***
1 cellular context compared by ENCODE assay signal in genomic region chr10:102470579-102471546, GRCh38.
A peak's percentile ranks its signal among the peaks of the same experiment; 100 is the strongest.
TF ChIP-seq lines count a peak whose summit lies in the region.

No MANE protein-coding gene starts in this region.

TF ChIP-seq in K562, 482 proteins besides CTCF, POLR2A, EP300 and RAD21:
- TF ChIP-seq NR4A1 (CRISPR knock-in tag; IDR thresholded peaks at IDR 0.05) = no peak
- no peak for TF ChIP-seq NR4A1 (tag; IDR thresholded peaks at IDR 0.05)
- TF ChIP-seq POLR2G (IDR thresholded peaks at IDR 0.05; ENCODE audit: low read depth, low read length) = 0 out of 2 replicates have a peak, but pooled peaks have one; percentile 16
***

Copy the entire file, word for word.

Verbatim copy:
1 cellular context compared by ENCODE assay signal in genomic region chr10:102470579-102471546, GRCh38.
A peak's percentile ranks its signal among the peaks of the same experiment; 100 is the strongest.
TF ChIP-seq lines count a peak whose summit lies in the region.

No MANE protein-coding gene starts in this region.

TF ChIP-seq in K562, 482 proteins besides CTCF, POLR2A, EP300 and RAD21:
- TF ChIP-seq NR4A1 (CRISPR knock-in tag; IDR thresholded peaks at IDR 0.05) = no peak
- no peak for TF ChIP-seq NR4A1 (tag; IDR thresholded peaks at IDR 0.05)
- TF ChIP-seq POLR2G (IDR thresholded peaks at IDR 0.05; ENCODE audit: low read depth, low read length) = 0 out of 2 replicates have a peak, but pooled peaks have one; percentile 16